JACK MCPHERRIN: Is the Federal Reserve lying about creating a central bank digital currency?

Opposition to a potential U.S. central bank digital currency (CBDC)—which represents the endgame for totalitarian control—has become increasingly strident in recent years. Much of the concern was galvanized by an executive order from the Biden administration in March 2022 that directed nearly every important department and agency in the U.S. government—in addition to “encouraging” the nominally independent Federal Reserve—to continue their efforts to create a Federal Reserve-backed CBDC.

Republican leaders ranging from former President Donald Trump, Vivek Ramaswamy, Sen. Ted Cruz (R-TX), House Majority Whip Tom Emmer (R-MN), and Florida Gov. Ron DeSantis, among many others, have all pushed back heavily against this growing threat.

In response to this clamor from conservative leaders as well as a growing number of Americans, Federal Reserve Chairman Jerome Powell was asked to testify before Congress on March 7 about the Fed’s intentions vis-à-vis a U.S. CBDC. 
href="https://www.youtube.com/watch?v=y3QYcSRXapA">In his testimony, Powell unequivocally stated, “We’re nowhere near recommending—or let alone adopting—a central bank digital currency in any form,” adding that “people don’t need to worry about it.”

“If we were to ever do something like this—and we’re a very long way from even thinking about it—we would do this from the banking system. The last thing we would want with the Federal Reserve would be to have individual accounts for all Americans, or any Americans for that matter,” Powell added.

Simply put, Powell lied to Congress. The Federal Reserve is far beyond the “thinking about it” stage. And, it has been actively researching and testing a U.S. CBDC for years.

In September 2021, Powell stated that “We’re working proactively to evaluate whether to issue a CBDC, and, if so, in what form.” Shortly thereafter, in January 2022, the Fed issued a discussion paper that defines a CBDC as “a digital liability of the Federal Reserve that is widely available to the general public” and directly states that “The Federal Reserve is considering how a CBDC might fit into the U.S. money and payments landscape.”

Further, a collaboration between the Boston branch of the Fed and MIT’s Digital Currency Initiative—called Project Hamilton—produced a paper revealing the findings of “phase one” of their work on a potential U.S. CBDC in February 2022.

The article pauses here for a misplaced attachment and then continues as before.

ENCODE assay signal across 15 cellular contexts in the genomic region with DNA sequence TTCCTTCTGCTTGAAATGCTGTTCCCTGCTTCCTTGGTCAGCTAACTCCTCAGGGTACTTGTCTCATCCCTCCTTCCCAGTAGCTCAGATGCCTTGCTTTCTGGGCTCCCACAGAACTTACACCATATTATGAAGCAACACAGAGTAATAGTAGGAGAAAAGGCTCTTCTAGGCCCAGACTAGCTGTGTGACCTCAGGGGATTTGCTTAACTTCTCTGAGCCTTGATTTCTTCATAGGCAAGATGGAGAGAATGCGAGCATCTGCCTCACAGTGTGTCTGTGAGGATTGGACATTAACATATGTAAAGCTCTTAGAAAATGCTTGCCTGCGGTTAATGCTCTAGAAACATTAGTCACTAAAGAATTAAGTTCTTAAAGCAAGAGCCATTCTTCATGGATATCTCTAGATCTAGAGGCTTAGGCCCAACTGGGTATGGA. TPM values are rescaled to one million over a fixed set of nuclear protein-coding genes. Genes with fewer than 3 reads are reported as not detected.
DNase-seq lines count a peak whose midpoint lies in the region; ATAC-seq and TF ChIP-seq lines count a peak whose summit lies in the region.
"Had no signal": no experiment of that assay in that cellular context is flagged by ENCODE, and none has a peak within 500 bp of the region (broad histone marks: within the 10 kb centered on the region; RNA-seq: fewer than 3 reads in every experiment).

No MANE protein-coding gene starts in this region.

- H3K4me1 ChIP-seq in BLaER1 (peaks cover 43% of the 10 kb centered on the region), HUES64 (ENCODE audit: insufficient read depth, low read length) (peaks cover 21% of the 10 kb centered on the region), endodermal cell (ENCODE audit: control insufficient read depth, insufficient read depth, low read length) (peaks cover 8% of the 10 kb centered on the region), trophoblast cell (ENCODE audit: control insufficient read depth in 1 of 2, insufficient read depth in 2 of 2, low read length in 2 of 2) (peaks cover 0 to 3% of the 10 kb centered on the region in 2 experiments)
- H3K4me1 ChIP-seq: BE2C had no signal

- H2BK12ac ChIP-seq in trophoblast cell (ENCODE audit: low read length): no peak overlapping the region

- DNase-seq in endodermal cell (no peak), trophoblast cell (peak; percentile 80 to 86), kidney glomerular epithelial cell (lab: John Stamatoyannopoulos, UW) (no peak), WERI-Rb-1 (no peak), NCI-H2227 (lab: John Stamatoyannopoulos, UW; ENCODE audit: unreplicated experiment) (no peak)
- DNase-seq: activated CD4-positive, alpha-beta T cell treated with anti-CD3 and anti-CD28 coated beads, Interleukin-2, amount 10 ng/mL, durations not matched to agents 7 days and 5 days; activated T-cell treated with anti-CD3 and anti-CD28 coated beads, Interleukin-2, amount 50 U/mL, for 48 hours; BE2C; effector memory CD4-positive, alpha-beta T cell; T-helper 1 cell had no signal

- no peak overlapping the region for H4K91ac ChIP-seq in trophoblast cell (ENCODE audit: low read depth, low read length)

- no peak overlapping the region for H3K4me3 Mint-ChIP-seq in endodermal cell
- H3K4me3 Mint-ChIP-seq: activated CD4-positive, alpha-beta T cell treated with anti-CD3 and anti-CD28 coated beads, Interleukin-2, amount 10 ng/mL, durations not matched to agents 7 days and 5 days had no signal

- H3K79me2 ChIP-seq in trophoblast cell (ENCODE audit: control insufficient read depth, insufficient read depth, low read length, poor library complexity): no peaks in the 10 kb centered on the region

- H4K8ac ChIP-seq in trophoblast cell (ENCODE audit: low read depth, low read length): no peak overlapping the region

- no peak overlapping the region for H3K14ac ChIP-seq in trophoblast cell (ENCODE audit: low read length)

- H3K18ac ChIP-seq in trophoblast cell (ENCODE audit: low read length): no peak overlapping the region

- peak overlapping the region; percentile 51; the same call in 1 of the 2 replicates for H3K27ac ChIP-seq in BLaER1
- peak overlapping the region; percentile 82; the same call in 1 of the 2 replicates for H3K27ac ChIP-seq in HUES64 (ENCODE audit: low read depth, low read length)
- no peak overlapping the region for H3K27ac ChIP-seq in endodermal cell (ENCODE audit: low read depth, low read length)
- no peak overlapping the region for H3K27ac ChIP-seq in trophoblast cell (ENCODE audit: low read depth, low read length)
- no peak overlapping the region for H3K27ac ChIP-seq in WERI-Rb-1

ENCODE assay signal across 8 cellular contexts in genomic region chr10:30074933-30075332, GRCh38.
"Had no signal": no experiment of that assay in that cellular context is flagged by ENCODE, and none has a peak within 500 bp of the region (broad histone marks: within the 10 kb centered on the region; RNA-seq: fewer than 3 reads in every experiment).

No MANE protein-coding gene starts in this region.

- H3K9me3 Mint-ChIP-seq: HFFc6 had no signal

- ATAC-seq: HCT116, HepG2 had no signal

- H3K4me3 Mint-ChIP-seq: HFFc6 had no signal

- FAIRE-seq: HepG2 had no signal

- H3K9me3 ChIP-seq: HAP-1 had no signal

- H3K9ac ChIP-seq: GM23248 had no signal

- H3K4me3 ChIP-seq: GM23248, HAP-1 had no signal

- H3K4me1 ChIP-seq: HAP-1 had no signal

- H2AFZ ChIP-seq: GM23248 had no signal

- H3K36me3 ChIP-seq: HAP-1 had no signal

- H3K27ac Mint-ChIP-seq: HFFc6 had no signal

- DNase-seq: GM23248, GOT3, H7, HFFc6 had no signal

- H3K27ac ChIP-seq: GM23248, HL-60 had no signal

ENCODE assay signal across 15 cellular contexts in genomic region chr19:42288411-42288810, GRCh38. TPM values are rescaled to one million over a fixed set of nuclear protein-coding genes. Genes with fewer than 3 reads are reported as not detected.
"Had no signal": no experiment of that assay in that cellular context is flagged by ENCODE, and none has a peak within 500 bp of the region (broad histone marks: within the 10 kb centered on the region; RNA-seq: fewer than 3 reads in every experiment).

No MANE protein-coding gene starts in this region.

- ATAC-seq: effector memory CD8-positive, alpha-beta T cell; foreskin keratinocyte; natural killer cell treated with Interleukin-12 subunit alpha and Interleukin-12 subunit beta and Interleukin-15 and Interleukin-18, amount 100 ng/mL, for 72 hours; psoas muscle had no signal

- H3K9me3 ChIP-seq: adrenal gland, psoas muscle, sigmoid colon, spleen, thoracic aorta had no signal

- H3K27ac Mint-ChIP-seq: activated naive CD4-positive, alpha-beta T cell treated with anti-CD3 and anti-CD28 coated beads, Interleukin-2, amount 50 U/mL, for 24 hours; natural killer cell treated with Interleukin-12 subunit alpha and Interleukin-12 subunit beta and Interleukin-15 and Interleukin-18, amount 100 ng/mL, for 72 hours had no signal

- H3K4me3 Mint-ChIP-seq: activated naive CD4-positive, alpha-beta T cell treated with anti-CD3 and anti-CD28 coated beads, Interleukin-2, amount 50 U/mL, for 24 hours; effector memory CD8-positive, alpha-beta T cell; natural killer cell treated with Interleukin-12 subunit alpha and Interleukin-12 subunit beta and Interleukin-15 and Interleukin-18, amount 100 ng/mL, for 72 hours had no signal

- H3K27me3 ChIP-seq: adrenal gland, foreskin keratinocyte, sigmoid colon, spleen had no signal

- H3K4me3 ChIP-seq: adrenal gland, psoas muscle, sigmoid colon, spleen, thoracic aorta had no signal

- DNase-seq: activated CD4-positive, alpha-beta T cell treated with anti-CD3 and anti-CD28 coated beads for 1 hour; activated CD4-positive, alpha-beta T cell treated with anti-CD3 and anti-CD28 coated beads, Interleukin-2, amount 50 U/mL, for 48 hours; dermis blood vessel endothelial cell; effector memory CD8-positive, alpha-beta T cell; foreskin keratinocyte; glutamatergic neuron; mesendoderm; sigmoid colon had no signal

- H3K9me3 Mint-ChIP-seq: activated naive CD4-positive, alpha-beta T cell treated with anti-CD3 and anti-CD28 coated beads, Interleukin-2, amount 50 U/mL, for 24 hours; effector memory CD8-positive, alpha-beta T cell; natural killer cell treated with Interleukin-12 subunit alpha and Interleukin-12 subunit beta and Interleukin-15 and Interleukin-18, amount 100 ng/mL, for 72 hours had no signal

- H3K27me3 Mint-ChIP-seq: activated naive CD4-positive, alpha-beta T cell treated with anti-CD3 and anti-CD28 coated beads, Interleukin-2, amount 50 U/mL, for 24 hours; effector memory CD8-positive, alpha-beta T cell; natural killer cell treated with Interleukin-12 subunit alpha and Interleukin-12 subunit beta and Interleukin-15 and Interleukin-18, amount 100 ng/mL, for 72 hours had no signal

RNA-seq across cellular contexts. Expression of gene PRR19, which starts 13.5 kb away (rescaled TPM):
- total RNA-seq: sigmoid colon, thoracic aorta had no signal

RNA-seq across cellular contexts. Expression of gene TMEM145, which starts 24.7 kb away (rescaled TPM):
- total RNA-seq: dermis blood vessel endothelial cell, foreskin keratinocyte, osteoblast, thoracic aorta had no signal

The executive summary of that paper states that “The Federal Reserve Bank of Boston (Boston Fed) and the Massachusetts Institute of Technology’s Digital Currency Initiative (MIT DCI) are collaborating on exploratory research known as Project Hamilton, a multiyear research project to explore the CBDC design space and gain a hands-on understanding of a CBDC’s technical challenges and opportunities.” Further, the project’s “primary goal was to design a core transaction processor that meets the robust speed, throughput, and fault tolerance requirements for a large retail payment system.”
Clearly, the Fed is the driving force behind U.S. CBDC research and testing.

Those pieces of evidence alone directly implicate Powell as having lied to Congress about the Fed’s activities surrounding the digital dollar. However, it gets worse.

A new Fed paper released on April 12, 2024 also contradicts Powell’s testimony. The paper, titled “Financial Stability Implications of CBDC,” essentially argues that a U.S. CBDC could increase financial instability by “increasing the financial sector’s vulnerability to destabilizing runs” and “weaken[ing] financial stability by reducing the ability of banks to extend credit during times of stress.”

At first blush, it seems as if this paper is actually arguing against a U.S. CBDC, despite the fact that the paper is framed around the inevitability of the digital dollar’s imposition. 

Naturally, however, the paper concludes by proposing a solution to these potentially pesky problems for financial stability—the Fed just needs to “program” the CBDC effectively.